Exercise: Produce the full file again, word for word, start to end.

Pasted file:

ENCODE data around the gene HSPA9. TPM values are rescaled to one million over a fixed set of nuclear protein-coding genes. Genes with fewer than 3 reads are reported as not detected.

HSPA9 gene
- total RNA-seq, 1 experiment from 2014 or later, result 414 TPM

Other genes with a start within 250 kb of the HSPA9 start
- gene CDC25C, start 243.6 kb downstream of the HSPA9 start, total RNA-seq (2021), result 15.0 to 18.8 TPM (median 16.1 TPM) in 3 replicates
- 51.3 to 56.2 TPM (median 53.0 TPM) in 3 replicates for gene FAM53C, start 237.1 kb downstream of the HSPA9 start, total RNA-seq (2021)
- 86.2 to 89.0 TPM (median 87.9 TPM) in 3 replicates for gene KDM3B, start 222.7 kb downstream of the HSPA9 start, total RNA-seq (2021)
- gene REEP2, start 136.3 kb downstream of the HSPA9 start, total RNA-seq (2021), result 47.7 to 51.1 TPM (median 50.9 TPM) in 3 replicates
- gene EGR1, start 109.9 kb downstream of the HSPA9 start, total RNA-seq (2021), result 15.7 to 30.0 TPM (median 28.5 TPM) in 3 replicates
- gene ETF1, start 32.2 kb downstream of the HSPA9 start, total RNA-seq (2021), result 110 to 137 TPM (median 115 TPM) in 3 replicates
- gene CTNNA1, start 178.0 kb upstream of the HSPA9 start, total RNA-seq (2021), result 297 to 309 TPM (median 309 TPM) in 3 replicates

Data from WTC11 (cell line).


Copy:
ENCODE data around the gene HSPA9. TPM values are rescaled to one million over a fixed set of nuclear protein-coding genes. Genes with fewer than 3 reads are reported as not detected.

HSPA9 gene
- total RNA-seq, 1 experiment from 2014 or later, result 414 TPM

Other genes with a start within 250 kb of the HSPA9 start
- gene CDC25C, start 243.6 kb downstream of the HSPA9 start, total RNA-seq (2021), result 15.0 to 18.8 TPM (median 16.1 TPM) in 3 replicates
- 51.3 to 56.2 TPM (median 53.0 TPM) in 3 replicates for gene FAM53C, start 237.1 kb downstream of the HSPA9 start, total RNA-seq (2021)
- 86.2 to 89.0 TPM (median 87.9 TPM) in 3 replicates for gene KDM3B, start 222.7 kb downstream of the HSPA9 start, total RNA-seq (2021)
- gene REEP2, start 136.3 kb downstream of the HSPA9 start, total RNA-seq (2021), result 47.7 to 51.1 TPM (median 50.9 TPM) in 3 replicates
- gene EGR1, start 109.9 kb downstream of the HSPA9 start, total RNA-seq (2021), result 15.7 to 30.0 TPM (median 28.5 TPM) in 3 replicates
- gene ETF1, start 32.2 kb downstream of the HSPA9 start, total RNA-seq (2021), result 110 to 137 TPM (median 115 TPM) in 3 replicates
- gene CTNNA1, start 178.0 kb upstream of the HSPA9 start, total RNA-seq (2021), result 297 to 309 TPM (median 309 TPM) in 3 replicates

Data from WTC11 (cell line).